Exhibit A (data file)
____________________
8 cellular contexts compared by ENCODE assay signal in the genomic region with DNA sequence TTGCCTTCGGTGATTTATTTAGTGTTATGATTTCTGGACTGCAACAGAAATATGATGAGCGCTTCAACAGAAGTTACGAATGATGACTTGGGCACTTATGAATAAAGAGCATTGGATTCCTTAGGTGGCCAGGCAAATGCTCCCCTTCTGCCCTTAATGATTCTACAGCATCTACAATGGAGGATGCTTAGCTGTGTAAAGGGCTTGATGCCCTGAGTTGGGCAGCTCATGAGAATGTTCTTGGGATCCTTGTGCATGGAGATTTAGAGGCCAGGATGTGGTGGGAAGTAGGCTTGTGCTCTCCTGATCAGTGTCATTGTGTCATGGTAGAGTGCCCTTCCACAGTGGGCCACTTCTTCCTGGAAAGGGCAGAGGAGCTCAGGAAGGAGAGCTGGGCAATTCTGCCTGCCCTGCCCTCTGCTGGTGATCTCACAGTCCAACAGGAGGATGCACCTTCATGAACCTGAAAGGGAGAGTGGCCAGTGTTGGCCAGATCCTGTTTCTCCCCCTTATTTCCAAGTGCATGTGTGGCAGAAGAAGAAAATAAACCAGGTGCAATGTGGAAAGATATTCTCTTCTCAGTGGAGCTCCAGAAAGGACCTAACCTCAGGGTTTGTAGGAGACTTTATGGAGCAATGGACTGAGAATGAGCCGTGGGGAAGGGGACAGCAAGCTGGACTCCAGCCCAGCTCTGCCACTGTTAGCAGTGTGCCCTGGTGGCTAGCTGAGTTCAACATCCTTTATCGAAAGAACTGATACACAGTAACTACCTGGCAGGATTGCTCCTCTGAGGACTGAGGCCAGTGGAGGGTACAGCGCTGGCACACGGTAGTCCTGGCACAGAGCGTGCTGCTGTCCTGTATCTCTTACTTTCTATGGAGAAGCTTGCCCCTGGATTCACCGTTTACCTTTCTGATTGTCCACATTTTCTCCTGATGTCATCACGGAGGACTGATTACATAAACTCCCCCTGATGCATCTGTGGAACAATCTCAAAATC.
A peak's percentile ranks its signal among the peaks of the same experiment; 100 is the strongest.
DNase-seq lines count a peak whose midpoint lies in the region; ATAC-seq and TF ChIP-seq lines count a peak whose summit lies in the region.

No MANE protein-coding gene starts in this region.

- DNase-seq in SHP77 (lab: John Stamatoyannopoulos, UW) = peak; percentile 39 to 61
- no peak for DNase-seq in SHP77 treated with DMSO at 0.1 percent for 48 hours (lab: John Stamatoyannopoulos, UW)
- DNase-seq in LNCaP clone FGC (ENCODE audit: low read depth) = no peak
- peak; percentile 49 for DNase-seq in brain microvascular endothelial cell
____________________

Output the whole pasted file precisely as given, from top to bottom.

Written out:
8 cellular contexts compared by ENCODE assay signal in the genomic region with DNA sequence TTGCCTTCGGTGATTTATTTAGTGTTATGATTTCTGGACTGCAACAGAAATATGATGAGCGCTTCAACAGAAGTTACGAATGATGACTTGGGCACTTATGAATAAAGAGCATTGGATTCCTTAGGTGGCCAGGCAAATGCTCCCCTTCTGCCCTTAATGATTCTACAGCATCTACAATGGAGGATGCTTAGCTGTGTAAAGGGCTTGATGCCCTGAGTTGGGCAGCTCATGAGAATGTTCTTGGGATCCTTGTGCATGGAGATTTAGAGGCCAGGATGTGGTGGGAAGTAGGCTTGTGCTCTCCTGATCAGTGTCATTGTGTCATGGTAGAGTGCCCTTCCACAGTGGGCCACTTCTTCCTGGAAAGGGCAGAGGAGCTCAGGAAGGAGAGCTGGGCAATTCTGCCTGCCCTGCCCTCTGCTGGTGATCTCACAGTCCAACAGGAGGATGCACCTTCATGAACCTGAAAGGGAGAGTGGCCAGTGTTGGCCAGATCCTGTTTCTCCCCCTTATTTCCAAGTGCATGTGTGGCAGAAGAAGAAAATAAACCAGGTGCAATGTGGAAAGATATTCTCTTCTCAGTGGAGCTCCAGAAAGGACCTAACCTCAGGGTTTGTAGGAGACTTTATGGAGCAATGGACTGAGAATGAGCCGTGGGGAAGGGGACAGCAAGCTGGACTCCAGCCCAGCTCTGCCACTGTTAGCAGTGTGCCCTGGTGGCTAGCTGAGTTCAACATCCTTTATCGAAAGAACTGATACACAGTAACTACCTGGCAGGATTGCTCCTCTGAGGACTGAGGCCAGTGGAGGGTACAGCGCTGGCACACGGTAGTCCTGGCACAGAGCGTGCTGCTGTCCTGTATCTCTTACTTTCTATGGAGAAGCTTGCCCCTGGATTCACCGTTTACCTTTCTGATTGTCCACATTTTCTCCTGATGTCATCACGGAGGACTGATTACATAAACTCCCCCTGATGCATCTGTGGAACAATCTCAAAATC.
A peak's percentile ranks its signal among the peaks of the same experiment; 100 is the strongest.
DNase-seq lines count a peak whose midpoint lies in the region; ATAC-seq and TF ChIP-seq lines count a peak whose summit lies in the region.

No MANE protein-coding gene starts in this region.

- DNase-seq in SHP77 (lab: John Stamatoyannopoulos, UW) = peak; percentile 39 to 61
- no peak for DNase-seq in SHP77 treated with DMSO at 0.1 percent for 48 hours (lab: John Stamatoyannopoulos, UW)
- DNase-seq in LNCaP clone FGC (ENCODE audit: low read depth) = no peak
- peak; percentile 49 for DNase-seq in brain microvascular endothelial cell